Cali Capo meets a quiet death
The death of Cali Cartel boss Gilberto Rodríguez Orejuela in a US prison marks the end of one of Colombia’s most notorious drug lords – and of a bygone era.
News of Rodríguez Orejuela’s death in a North Carolina federal prison was confirmed by family members on the morning of June 1, El Tiempo reported.
Once the leader of the infamous Cali Cartel based in western Colombia, Rodríguez Orejuela served as a 30 years in prison for drug trafficking. Colombian authorities first arrested him in 1995 at his luxurious home in Cali. At the time, the US Drug Enforcement Administration (DEA) estimated that the Cali Cartel accounted for 80% of the world’s cocaine supply, according to The New York Times.
SEE ALSO: Has Cali become an operational hub for Mexican cartels in Colombia?
Although he was sentenced to 15 years in prison, he was released in 2002 in a controversial court decision that halved the sentence due to Rodríguez Orejuela’s participation in work-study programs and his good behavior, according to The Guardian. He was arrested again in 2004.
By then, the US government had already successfully pressured the Colombian government to lift its ban on extraditing its citizens. Rodríguez Orejuela was sent to the United States after being accused of maintaining criminal operations behind bars. The US Department of Justice announced his capture and guilty plea as “a final and fatal blow to the Cali Cartel”, demonstrating to “drug dealers and kingpins everywhere that now they are not out of reach.” the United States”.
At 83, Rodríguez Orejuela had spent the last few months battling numerous health issues and, according to Infobae, was bedridden during the last weeks of his life.
One of Colombia’s most infamous capos, Orejuela is survived by his brother and Cali Cartel associate, Miguel Rodríguez.
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Gilberto Rodríguez Orejuela built his cocaine empire with a precision that earned him the alias “El Ajedrecista” (The Chess Player), cementing the Cali Cartel into the most powerful top-down cocaine trafficking group in the world. He was one of the last capos of a bygone era, leaving behind a splintered criminal underworld. His relatively low profile – at least compared to his opponent Pablo Escobar – would serve as a role model for Colombian drug traffickers.
Based in the western department of Valle del Cauca, the Cali Cartel became the dominant trafficking force in Colombia after the 1993 death of Pablo Escobar who beheaded the Medellín Cartel. The brothers trafficked hundreds of tons of cocaine into the United States, primarily to supply markets in the Northeast such as New York, although they also supplied markets in Europe.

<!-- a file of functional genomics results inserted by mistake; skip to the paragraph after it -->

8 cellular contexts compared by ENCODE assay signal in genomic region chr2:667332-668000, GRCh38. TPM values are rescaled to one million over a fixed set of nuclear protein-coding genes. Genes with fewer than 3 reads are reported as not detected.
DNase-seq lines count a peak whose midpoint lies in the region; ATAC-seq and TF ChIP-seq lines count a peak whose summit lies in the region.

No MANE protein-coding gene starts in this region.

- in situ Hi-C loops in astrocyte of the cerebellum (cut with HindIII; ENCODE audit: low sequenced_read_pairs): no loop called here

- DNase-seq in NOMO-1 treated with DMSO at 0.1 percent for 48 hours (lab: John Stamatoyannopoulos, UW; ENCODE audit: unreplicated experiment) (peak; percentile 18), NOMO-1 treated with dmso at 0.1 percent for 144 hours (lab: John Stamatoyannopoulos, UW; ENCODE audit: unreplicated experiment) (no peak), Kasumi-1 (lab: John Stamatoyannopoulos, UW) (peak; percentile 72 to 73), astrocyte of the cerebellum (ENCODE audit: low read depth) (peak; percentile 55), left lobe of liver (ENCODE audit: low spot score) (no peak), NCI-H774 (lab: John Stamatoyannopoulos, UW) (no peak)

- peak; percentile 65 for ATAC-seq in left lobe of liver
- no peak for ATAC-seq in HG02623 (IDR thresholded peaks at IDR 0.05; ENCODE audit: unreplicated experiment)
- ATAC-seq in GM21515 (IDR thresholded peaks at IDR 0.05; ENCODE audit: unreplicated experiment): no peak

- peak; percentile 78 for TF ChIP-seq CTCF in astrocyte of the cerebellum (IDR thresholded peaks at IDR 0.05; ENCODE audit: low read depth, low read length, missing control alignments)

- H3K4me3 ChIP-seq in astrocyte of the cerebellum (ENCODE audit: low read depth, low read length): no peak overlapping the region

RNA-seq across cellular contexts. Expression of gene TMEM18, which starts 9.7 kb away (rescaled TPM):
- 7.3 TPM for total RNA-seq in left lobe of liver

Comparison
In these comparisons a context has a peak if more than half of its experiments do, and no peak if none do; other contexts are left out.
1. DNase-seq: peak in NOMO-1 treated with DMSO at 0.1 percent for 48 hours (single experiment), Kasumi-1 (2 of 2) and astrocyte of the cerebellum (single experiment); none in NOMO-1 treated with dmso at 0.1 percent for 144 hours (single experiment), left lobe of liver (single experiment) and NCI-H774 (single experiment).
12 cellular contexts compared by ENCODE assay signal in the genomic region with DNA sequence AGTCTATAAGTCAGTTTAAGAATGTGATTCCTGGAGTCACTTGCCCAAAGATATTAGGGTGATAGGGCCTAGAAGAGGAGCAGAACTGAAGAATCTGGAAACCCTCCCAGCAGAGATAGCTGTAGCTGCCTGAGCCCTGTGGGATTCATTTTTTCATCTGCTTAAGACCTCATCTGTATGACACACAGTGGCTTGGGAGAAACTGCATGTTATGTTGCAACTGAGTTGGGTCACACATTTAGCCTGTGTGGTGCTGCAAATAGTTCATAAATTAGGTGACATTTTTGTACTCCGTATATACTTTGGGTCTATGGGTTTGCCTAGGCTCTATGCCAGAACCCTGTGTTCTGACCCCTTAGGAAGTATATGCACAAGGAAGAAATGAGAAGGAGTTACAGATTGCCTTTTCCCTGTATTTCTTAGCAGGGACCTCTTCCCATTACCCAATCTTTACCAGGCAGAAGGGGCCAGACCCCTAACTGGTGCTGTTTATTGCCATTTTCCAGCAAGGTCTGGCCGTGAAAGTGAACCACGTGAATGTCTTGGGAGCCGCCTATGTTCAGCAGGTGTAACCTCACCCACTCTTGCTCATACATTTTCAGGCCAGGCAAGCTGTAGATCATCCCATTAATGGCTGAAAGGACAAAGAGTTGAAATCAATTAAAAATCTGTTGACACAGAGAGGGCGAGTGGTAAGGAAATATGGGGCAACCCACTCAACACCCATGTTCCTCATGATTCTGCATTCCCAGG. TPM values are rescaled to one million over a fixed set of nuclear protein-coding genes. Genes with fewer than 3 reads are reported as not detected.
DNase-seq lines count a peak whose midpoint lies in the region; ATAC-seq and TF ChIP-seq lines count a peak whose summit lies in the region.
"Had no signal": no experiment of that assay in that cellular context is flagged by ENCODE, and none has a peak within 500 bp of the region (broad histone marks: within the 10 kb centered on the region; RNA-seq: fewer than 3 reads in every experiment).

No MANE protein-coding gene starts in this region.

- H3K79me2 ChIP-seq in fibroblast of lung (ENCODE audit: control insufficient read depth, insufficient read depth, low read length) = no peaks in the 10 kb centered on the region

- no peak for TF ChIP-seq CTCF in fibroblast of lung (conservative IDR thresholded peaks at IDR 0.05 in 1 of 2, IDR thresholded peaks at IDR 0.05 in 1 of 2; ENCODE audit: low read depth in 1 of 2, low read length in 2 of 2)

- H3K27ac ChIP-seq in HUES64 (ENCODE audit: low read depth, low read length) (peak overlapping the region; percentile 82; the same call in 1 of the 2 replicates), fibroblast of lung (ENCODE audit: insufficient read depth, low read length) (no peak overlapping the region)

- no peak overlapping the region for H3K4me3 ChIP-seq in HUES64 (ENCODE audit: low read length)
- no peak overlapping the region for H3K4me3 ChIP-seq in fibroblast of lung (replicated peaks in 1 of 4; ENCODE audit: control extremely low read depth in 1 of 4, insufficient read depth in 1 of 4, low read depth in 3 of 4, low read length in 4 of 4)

The organization first collaborated with the Medellín Cartel, dividing cocaine markets in the United States. The Cali Cartel, however, soon turned on Escobar and backed a paramilitary group that targeted his organization.
SEE ALSO: Norte del Valle Cartel Profile
With Escobar’s eventual demise, the Cali Cartel maintained control over the cocaine trade before the combined efforts of Colombian and American authorities began to dismantle it in the late 1990s. Rodríguez Orejuela moved away of Escobar’s brash and murderous public style while in power. That’s not to say Orejuela wasn’t violent; Cali cartel gunmen have committed murders in Miami and New York, in addition to the infamous 1998 attack on the Medellin apartment building in Monaco, where a car bomb exploded with Escobar and his wife on the inside. Journalist Manuel de Dios Unanue was murdered on the orders of the Cali Cartel because of his articles on the group.
In 2006, Rodríguez Orejuela and his associates reached a deal with US authorities granting immunity to their family members in exchange for handing over their entire drug-trafficking fortune.
What followed the organization’s breakup was a splintering of the country’s criminal landscape that is still evident to this day.
After Escobar’s death, Colombia saw a sharp drop in homicides and a degree of criminal order brought about in part by Orejuela’s preference for a more subtle approach to narcotics trafficking. However, the fragmentation that resulted from the demise of the Cali Cartel was much messier. The Norte del Valle Cartel (NDVC) formed from remnant trafficking rings, but the organization was prone to factionalism and continued bloody conflict. Some 20 years after Rodríguez Orejuela’s imprisonment, offshoots of the NDVC have continued to fight fiercely.
Beyond criminal fragmentation, Rodríguez Orejuela’s Cali Cartel leaves behind a legacy of high-level corruption in addition to integration between licit and illicit businesses in Colombia and abroad. Rodríguez Orejuela and his brother came to control the banks in Panama and Colombia.
During the 1990s, over 300 individuals and entities were sanctioned by the US Treasury Department for their ties to the Cali Cartel. Authorities pointed to the Colombian pharmacy chain La Rebaja as a money laundering front for the cartel, and the America de Cali professional soccer team was sanctioned by US officials because it was owned by the brothers and allegedly been unable to sever ties with his criminal roots..
The Cali Cartel perfected the art of corruption, favoring a kickback strategy that allowed the brothers to buy off public officials in several Latin American countries. The brothers are said to have even financed the campaign of former Colombian presidents Ernesto Samper and Andrés Pastrana, according to the Semana media.
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